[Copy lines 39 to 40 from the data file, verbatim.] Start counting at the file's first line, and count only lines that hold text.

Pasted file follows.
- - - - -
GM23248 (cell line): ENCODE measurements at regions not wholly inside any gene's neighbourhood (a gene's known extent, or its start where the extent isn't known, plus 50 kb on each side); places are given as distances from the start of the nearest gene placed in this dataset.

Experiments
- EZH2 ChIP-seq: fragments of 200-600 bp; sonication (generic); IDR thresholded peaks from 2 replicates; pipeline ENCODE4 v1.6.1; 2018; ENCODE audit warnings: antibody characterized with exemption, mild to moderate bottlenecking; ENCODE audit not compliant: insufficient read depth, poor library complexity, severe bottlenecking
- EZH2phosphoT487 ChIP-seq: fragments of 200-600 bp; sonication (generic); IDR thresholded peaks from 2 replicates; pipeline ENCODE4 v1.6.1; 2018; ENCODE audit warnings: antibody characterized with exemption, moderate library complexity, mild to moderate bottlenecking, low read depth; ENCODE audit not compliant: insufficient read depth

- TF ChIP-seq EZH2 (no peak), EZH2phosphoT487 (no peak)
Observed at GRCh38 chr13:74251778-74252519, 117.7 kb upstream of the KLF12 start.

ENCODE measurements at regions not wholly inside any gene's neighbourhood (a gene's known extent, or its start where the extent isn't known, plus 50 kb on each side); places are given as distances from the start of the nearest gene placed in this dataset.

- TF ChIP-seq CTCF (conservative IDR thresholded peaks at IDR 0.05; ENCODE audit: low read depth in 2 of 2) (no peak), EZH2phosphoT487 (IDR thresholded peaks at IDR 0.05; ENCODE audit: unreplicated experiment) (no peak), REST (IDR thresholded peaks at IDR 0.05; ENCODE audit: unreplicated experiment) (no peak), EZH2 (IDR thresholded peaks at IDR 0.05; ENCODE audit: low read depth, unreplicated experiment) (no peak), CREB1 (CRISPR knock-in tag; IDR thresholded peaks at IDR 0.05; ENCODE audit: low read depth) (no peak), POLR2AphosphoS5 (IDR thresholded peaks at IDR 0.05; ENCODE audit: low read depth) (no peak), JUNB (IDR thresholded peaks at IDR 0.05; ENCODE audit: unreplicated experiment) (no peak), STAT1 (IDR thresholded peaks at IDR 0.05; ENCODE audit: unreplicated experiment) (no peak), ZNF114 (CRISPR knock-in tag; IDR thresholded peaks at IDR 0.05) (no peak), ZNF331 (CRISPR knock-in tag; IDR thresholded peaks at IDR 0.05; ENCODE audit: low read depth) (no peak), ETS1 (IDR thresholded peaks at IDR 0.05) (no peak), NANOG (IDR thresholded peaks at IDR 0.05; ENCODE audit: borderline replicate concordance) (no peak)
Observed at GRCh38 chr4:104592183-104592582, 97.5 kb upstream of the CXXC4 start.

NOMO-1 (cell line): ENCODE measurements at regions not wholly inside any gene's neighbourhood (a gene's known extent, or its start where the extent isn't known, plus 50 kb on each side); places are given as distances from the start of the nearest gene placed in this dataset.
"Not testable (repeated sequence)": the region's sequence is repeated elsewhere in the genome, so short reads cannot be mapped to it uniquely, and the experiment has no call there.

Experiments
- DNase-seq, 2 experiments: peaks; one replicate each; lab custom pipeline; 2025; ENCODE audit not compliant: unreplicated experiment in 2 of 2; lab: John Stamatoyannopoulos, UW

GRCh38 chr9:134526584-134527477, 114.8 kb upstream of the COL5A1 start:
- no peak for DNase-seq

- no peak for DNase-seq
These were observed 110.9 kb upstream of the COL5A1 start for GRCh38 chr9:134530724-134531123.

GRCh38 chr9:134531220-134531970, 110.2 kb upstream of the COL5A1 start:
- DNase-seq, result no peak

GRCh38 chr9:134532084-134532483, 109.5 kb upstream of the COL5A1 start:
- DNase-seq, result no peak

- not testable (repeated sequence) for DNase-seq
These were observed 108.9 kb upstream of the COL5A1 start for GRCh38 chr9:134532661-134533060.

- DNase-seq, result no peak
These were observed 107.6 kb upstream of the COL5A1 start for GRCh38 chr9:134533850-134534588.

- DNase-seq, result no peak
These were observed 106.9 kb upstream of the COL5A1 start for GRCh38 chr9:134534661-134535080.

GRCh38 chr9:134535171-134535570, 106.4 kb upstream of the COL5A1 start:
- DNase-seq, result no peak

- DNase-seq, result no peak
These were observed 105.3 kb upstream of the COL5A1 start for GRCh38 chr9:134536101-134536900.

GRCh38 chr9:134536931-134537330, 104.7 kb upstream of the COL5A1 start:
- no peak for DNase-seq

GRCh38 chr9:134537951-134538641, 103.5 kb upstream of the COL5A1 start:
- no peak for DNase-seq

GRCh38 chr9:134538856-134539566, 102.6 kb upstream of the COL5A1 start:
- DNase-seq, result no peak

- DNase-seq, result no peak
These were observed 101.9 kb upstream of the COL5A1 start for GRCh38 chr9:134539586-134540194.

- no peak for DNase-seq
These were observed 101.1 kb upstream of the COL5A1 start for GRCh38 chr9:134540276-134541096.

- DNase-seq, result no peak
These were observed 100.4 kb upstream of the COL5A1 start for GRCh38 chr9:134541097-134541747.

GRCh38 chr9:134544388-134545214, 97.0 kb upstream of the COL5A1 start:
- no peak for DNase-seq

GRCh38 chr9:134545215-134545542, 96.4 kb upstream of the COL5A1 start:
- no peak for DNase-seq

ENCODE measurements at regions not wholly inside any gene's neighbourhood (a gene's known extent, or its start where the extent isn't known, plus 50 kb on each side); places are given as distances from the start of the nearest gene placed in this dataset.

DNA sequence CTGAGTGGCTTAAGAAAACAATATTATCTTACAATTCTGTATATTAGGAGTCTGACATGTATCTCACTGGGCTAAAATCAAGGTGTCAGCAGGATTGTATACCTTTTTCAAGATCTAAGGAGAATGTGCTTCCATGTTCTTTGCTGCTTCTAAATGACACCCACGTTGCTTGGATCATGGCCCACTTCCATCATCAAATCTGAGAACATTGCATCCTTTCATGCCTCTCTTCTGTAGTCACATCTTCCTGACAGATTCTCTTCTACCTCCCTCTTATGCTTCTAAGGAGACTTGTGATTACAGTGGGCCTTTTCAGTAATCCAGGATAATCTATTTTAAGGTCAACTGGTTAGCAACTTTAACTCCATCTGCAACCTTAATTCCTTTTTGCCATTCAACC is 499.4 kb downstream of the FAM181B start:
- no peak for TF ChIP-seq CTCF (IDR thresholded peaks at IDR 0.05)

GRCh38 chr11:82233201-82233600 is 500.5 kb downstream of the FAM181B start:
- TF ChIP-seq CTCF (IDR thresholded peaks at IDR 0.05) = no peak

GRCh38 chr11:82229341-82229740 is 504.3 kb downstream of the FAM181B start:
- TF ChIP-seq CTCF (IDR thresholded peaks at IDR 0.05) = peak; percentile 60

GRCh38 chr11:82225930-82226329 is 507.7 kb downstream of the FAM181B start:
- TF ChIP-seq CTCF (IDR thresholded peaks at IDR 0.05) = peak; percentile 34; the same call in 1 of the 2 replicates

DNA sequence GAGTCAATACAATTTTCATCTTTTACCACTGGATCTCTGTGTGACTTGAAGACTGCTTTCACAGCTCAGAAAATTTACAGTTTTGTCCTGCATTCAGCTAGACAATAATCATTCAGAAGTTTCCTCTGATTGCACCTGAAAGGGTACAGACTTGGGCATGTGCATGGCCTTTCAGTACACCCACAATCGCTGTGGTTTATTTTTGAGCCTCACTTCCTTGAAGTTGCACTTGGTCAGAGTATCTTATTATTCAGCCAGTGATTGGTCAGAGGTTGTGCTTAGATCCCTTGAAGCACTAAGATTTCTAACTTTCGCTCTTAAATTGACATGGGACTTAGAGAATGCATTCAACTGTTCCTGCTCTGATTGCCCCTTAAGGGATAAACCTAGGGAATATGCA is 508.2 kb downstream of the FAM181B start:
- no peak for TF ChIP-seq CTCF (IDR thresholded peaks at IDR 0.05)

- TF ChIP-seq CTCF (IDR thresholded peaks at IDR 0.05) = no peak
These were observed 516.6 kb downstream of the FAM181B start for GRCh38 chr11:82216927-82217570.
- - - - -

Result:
These were observed 101.9 kb upstream of the COL5A1 start for GRCh38 chr9:134539586-134540194.

- no peak for DNase-seq